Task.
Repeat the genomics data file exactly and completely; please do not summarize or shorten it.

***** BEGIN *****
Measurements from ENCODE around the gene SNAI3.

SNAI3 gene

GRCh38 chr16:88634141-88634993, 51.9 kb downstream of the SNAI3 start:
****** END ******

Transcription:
Measurements from ENCODE around the gene SNAI3.

SNAI3 gene

GRCh38 chr16:88634141-88634993, 51.9 kb downstream of the SNAI3 start: